roadside stands: Good stuff in the Navajo Nation
It's not really a shop. It's people selling stuff out of their car/truck or from a little stand. Every day, these people get out in the sun and set up card tables to present their jewelry or other locally made crafts. For the life of me, I couldn't figure out where they went to the bathroom...there was literally NOTHING but desert for about a 20 mile radius at the place we stopped...which was just a turnout.
What to buy: The jewelry is excellent--I always support local artists/"merchants". And it's a great price considering what you would pay in a store. The people are SO nice--if you buy something. Jeanette was a little hesitant at first b/c these stands are all up and down the roads and she wanted to look around, but she said it reminded her of Guatemala--people trying to sell you anything and everything. Somewhat of a hassle. I bought a necklace right away--I loved it and it was $8.00. So, the guy and I talked about where we were going, where we had been while Jeanette was bartering.
What to pay: Depends on what you buy. Necklaces were $5.00-$20.00 and rings went up to $25. I didn't get a chance to price everything.
Hot Topic: Everything about the music
Folks, this is not what you might call a b1bob kind of store. I put it here not as a recommendation, but as something for folks from outside the U.S. to be on the lookout for as a curiosity when they shop at an American shopping mall. It was founded on the premise that no other retailers were taking timely advantage of the direct correlation between music videos, alternative artists, and teenage fashions. Hot Topic keeps up with music videos, concerts, and music magazines and claims to always be well ahead of the curve. They say that if it's happening in music related fashion, it's happening at Hot Topic right now.
What to buy: Some of the ugliest fashion called alternative can be found here as well as all manner of accessories. It's always fun for a square like me to come in here and check things out (like Spencer Gifts was when I was a kid).
Disney Store: A Mickey Mouse place to shop
Don't live near Disney World (in Orlando, Florida) or Disneyland (Anaheim, California)? Well, no problem. You can at least buy much of the same rubbish they sell in stores at the parks in all 50 states of the USA plus a few foreign countries. Disney Stores have become almost as familiar a fixture in most malls as The Gap.
What to buy: You can find toys, games, movies, music, clothing, small home furnishings, art, and collectibles at any one of hundreds of these stores.
The Museum Gift Shop: Almost every museum has one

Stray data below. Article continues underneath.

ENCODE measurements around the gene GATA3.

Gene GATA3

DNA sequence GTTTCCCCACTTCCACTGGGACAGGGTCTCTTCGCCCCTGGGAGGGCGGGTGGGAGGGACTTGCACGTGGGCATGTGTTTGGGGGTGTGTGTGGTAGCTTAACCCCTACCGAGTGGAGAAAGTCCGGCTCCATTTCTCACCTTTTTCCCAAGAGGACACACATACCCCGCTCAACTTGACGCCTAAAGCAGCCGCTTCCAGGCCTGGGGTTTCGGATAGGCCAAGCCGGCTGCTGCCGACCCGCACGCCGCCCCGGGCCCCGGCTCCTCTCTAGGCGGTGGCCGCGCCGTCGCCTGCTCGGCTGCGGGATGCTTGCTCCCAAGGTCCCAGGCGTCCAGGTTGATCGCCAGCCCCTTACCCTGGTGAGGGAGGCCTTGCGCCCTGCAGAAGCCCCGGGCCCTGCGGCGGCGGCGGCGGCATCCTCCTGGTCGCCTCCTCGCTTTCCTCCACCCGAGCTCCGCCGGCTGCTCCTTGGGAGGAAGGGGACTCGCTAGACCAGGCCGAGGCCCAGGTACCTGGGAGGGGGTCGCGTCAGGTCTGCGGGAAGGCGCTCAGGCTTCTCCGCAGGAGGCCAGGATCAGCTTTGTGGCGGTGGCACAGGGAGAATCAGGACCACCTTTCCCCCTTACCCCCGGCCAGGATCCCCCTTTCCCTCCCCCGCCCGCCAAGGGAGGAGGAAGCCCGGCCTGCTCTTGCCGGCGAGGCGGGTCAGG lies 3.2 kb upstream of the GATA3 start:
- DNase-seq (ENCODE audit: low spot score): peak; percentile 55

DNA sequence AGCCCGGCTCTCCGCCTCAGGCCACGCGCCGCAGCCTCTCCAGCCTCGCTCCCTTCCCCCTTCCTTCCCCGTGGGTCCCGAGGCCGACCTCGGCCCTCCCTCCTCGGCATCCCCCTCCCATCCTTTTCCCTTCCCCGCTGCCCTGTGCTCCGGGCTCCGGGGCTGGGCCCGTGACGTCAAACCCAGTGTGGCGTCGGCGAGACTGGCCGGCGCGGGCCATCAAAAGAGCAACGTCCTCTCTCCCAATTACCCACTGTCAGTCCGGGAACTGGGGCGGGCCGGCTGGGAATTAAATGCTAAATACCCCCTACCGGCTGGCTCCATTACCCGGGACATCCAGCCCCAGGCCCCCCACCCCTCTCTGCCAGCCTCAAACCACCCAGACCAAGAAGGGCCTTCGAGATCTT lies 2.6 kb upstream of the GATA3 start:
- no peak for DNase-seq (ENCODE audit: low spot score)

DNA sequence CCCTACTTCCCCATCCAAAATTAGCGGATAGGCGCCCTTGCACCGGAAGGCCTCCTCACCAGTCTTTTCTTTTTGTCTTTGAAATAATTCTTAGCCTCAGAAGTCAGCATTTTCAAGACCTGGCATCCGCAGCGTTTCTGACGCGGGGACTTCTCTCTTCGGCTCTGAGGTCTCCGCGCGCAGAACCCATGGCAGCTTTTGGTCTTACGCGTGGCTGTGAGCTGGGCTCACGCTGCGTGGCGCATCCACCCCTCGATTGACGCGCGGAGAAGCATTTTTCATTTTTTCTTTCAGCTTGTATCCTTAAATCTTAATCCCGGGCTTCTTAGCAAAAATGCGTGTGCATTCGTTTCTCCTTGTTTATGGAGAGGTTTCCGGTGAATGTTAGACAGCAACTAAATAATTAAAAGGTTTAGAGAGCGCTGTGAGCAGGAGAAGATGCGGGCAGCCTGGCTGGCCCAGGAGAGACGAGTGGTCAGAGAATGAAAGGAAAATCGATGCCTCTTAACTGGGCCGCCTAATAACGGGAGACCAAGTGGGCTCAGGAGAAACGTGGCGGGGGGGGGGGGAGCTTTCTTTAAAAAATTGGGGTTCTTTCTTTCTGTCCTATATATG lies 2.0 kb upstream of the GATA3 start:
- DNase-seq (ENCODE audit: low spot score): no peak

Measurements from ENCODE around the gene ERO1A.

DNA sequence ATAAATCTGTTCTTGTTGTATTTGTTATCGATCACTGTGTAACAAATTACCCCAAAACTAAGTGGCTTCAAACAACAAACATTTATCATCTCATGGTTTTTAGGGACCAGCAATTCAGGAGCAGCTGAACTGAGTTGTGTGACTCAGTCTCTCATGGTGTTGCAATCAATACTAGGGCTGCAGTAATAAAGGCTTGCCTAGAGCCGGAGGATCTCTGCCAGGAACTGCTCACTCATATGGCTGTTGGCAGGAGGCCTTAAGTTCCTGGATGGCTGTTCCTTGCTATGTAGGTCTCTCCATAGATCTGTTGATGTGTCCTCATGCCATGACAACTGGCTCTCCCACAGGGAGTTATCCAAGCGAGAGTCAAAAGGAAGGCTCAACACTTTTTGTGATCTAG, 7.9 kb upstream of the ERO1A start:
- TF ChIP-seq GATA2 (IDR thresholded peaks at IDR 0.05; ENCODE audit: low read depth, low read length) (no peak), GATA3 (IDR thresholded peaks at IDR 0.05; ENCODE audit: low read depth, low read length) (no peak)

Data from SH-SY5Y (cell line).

At just about every museum worth its salt, there is a gift shop selling whatnots of that particular museum. The quality of the products sold varies widely, but it's usually overpriced because the museum has unique rights to sell the whatnots dealing with its subject matter. Some museums covering a controversial point in history take one side in that particular point of view and drive it home like a railroad spike. Some of these gift shops are inconvenient to access when the museum is short on staff. Some of these gift shops are too convenient in their strategic placement. Some museums make the gift shop the only point of non-emergency exit.
Spencer Gifts: Life's a party, they're makin' it fun
When we were kids going to the mall, my brother and I would always ask Mama and Daddy to let us wander into Spencer Gifts, not to buy anything, but to see all the weird merchandise they had for sale. The last time I went was at university when I went along with Matt Rogers and Dave Coolidge in Dave's rice burner (Japanese car) to the location at Springfield Mall for Dave to buy a can of fart spray (a worse odour than the real thing). It was back in the days when I was compact enough to fit in the hatch of the Honda CRX.
What to buy: All manner of joke items, party favours, and other rubbish made in Red China.
Bass Pro Shops Outdoor World: Outdoorsmen, take note
This is the perfect antithesis to the previous tip The Great Indoors. Men, while she's getting remodeling ideas there, you can go here to upgrade your fishing pole or hunting gear. The first time I've ever seen a Bass Pro Shops Outdoor World was at Concord Mills Mall in Concord, North Carolina. Four years later, another opened up closer to home in Ashland, VA. Each store is decorated like the state it is in. In the Charlotte area store is a 40-foot, (12 m.) rock climbing wall and a cascading waterfall descending into a pond with real fish. The Virginia store had an old country store where you could buy candles and fudge. Considerably larger than its Concord, North Carolina counterpart, there was a waterfall inside.
What to buy: Bass Pro Shops Outdoor World caters to fresh and salt water fishermen, campers, and hunters in the way of equipment, apparel and footwear.
What to pay: Although this is a hunting and fishing store, the prices aren't terribly cheap. It caters to a more sophisticated outdoorsman.
As Seen on TV: If you've seen it, they have it and more
If you've been in the USA for any length of time, you have seen numerous commercials advertising a lot of interesting gadgets you might not have thought possible. The good news is, you no longer have to wait 6-8 weeks for it to be shipped to you. You can now go to a mall near you and pick up your Houdini Corkscrew or whatever it is you're looking for.
What to buy: As Seen on TV offers a lot of intersting things like a liquid leather repair kit, various innovative cooking tools, and a flat screen telephone that can double as a calculator. Some things sold here border on the absurd, but some things can be useful.
What to pay: The prices are pretty reasonable. Many things are only $19.95, but that's a bargain when you consider you won't have to pay shipping and handling.
Carson Piers Scott: Stylish Old Department Store In Chicago
Inside Carson Piers Scott is your standard North American department that largely catters to middle class families. However it is the architecture of the building that makes, for me anyway, Carson Piers Scott interesting. Once I saw the fantastic metalwork facade, I had to go inside to see if the inside compared with the exterior. I was a wee bit disappointed but just the same the store is worth a visit if you are in Chicago's Loop district.